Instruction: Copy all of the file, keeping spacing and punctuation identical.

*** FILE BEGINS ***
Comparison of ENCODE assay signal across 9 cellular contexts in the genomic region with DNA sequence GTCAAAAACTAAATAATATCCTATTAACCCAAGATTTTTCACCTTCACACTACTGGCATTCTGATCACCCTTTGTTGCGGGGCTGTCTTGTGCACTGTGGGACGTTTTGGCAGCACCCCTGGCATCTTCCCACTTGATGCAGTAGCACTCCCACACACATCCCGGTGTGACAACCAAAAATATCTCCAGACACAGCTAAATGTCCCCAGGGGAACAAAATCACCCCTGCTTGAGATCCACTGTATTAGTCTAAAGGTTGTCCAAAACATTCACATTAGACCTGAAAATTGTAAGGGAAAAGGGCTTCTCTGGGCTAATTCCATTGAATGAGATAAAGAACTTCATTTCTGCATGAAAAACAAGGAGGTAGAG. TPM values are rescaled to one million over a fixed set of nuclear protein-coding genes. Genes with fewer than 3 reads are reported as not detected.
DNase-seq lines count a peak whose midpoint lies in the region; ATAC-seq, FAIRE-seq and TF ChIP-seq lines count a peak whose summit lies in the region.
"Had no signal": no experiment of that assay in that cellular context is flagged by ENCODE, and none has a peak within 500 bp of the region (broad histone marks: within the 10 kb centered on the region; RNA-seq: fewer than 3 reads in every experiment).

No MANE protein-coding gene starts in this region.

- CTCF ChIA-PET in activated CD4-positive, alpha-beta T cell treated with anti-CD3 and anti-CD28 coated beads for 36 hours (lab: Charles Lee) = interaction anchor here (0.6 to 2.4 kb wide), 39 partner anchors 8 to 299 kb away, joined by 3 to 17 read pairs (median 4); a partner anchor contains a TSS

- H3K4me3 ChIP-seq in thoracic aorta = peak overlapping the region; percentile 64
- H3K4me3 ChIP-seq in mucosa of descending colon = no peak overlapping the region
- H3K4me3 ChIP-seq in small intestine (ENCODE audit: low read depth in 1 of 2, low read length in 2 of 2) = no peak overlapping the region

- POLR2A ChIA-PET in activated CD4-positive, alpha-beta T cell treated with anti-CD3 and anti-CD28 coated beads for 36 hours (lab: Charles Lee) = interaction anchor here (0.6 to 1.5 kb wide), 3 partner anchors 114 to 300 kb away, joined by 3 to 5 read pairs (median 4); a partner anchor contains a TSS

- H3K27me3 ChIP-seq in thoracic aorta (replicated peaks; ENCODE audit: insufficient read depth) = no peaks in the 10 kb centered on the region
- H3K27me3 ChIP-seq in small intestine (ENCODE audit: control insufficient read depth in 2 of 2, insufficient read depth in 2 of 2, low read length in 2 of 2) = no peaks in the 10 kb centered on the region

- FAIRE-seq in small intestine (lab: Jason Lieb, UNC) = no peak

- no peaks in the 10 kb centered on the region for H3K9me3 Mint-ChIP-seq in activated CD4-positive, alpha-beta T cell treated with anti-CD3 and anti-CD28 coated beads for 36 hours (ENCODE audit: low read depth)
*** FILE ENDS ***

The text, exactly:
Comparison of ENCODE assay signal across 9 cellular contexts in the genomic region with DNA sequence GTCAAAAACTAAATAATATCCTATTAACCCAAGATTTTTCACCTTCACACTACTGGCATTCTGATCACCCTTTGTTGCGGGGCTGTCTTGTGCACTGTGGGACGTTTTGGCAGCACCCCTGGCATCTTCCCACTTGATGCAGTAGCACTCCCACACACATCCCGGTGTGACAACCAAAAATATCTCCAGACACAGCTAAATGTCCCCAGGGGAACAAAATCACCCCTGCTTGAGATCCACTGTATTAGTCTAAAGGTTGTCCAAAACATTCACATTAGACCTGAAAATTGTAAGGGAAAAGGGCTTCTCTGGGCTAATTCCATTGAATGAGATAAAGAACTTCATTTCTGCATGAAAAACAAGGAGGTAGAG. TPM values are rescaled to one million over a fixed set of nuclear protein-coding genes. Genes with fewer than 3 reads are reported as not detected.
DNase-seq lines count a peak whose midpoint lies in the region; ATAC-seq, FAIRE-seq and TF ChIP-seq lines count a peak whose summit lies in the region.
"Had no signal": no experiment of that assay in that cellular context is flagged by ENCODE, and none has a peak within 500 bp of the region (broad histone marks: within the 10 kb centered on the region; RNA-seq: fewer than 3 reads in every experiment).

No MANE protein-coding gene starts in this region.

- CTCF ChIA-PET in activated CD4-positive, alpha-beta T cell treated with anti-CD3 and anti-CD28 coated beads for 36 hours (lab: Charles Lee) = interaction anchor here (0.6 to 2.4 kb wide), 39 partner anchors 8 to 299 kb away, joined by 3 to 17 read pairs (median 4); a partner anchor contains a TSS

- H3K4me3 ChIP-seq in thoracic aorta = peak overlapping the region; percentile 64
- H3K4me3 ChIP-seq in mucosa of descending colon = no peak overlapping the region
- H3K4me3 ChIP-seq in small intestine (ENCODE audit: low read depth in 1 of 2, low read length in 2 of 2) = no peak overlapping the region

- POLR2A ChIA-PET in activated CD4-positive, alpha-beta T cell treated with anti-CD3 and anti-CD28 coated beads for 36 hours (lab: Charles Lee) = interaction anchor here (0.6 to 1.5 kb wide), 3 partner anchors 114 to 300 kb away, joined by 3 to 5 read pairs (median 4); a partner anchor contains a TSS

- H3K27me3 ChIP-seq in thoracic aorta (replicated peaks; ENCODE audit: insufficient read depth) = no peaks in the 10 kb centered on the region
- H3K27me3 ChIP-seq in small intestine (ENCODE audit: control insufficient read depth in 2 of 2, insufficient read depth in 2 of 2, low read length in 2 of 2) = no peaks in the 10 kb centered on the region

- FAIRE-seq in small intestine (lab: Jason Lieb, UNC) = no peak

- no peaks in the 10 kb centered on the region for H3K9me3 Mint-ChIP-seq in activated CD4-positive, alpha-beta T cell treated with anti-CD3 and anti-CD28 coated beads for 36 hours (ENCODE audit: low read depth)